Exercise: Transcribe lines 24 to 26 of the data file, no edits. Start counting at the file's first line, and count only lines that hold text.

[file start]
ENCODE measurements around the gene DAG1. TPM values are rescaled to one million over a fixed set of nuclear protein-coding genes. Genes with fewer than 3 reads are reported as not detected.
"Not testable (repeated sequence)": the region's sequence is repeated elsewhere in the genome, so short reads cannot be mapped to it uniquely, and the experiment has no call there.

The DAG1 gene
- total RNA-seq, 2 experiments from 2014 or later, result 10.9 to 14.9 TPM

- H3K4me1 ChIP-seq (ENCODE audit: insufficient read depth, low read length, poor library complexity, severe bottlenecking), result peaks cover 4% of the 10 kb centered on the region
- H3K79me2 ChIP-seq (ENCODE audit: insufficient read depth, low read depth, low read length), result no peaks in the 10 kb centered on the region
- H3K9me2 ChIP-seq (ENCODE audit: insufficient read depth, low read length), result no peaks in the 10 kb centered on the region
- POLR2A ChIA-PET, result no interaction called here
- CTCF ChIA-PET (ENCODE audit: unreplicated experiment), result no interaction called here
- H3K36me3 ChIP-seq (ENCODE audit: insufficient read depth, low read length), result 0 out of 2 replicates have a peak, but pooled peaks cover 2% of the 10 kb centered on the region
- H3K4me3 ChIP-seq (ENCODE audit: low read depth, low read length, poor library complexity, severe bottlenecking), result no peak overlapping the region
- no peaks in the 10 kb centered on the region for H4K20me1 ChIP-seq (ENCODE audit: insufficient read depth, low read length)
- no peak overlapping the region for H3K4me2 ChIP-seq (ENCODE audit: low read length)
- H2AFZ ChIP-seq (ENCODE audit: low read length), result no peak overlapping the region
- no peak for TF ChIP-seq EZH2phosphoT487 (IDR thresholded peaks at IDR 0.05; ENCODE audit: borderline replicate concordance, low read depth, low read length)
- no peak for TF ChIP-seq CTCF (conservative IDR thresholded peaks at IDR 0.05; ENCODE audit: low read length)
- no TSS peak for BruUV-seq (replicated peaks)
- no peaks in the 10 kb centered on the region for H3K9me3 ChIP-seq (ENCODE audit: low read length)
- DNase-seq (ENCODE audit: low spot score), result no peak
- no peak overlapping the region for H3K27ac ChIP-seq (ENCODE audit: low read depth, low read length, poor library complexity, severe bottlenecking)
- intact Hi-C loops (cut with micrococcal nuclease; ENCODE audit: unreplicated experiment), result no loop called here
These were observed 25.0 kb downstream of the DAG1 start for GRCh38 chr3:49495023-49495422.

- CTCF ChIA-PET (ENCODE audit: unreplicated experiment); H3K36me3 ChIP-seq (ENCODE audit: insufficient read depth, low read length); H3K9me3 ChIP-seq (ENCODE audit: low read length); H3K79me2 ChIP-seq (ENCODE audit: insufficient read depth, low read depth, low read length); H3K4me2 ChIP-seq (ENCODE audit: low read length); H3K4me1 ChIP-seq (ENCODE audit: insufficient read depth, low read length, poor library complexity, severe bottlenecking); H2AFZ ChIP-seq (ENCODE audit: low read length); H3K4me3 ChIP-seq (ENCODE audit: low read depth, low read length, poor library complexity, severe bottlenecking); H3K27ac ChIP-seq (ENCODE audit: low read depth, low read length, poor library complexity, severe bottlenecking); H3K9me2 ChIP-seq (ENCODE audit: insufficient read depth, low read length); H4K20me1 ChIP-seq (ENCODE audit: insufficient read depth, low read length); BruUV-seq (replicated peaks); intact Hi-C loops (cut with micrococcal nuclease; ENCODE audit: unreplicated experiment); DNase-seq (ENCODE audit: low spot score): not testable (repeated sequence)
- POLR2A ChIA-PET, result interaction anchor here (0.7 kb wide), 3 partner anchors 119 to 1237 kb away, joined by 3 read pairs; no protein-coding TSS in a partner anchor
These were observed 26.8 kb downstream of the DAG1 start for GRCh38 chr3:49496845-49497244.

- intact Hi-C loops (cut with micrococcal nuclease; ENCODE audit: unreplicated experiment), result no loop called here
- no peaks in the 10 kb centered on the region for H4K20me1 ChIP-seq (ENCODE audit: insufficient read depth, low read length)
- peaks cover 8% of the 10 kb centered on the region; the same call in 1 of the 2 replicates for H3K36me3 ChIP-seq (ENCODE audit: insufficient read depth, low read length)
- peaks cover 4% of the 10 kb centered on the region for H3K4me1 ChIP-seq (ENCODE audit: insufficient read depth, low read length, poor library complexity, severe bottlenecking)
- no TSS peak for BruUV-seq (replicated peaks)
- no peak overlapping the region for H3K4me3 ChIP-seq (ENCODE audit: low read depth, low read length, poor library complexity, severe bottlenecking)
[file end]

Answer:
- POLR2A ChIA-PET, result interaction anchor here (0.7 kb wide), 3 partner anchors 119 to 1237 kb away, joined by 3 read pairs; no protein-coding TSS in a partner anchor
These were observed 26.8 kb downstream of the DAG1 start for GRCh38 chr3:49496845-49497244.

- intact Hi-C loops (cut with micrococcal nuclease; ENCODE audit: unreplicated experiment), result no loop called here